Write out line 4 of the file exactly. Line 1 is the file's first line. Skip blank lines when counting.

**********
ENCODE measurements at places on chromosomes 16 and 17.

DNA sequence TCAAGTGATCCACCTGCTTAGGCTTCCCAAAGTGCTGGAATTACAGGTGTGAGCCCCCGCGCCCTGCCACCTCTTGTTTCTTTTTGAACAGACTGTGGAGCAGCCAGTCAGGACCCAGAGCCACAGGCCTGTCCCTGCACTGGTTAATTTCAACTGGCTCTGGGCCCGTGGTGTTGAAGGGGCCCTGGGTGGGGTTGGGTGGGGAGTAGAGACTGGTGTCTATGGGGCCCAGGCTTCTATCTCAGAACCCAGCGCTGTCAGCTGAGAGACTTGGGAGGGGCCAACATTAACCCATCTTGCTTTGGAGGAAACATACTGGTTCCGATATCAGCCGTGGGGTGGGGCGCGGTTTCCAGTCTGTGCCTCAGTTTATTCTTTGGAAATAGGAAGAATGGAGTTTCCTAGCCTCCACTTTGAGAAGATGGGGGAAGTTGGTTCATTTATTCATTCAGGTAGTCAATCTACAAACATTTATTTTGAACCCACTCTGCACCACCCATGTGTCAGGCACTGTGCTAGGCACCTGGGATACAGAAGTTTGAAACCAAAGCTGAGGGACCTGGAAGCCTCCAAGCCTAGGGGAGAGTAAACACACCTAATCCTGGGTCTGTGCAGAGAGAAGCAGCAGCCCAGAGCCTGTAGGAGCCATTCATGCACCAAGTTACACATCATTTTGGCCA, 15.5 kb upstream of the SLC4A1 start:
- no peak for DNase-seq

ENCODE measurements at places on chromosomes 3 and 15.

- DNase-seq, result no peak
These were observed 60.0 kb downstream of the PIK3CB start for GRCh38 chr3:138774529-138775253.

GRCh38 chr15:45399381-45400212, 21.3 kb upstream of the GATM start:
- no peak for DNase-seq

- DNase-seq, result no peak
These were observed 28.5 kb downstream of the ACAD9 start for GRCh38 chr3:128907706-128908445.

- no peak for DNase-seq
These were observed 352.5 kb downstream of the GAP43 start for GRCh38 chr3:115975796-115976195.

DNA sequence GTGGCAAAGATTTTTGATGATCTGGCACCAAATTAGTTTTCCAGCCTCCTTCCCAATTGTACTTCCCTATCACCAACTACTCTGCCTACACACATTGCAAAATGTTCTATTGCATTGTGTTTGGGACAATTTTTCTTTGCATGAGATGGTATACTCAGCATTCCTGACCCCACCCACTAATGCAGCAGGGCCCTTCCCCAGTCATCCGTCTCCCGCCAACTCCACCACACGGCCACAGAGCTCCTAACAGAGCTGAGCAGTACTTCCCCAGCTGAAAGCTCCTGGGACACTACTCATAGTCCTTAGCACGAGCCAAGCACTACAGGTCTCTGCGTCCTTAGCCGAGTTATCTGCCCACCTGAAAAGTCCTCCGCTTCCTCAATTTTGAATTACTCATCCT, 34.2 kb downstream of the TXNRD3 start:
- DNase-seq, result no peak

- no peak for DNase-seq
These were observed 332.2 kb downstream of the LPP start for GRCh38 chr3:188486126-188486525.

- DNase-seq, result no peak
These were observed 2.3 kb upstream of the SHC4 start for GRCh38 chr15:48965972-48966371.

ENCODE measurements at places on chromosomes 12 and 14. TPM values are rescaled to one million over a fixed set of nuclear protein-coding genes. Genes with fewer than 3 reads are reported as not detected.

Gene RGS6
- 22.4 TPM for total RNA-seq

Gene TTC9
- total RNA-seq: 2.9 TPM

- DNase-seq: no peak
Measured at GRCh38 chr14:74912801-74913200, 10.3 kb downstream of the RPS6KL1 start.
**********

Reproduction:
ENCODE measurements at places on chromosomes 3 and 15.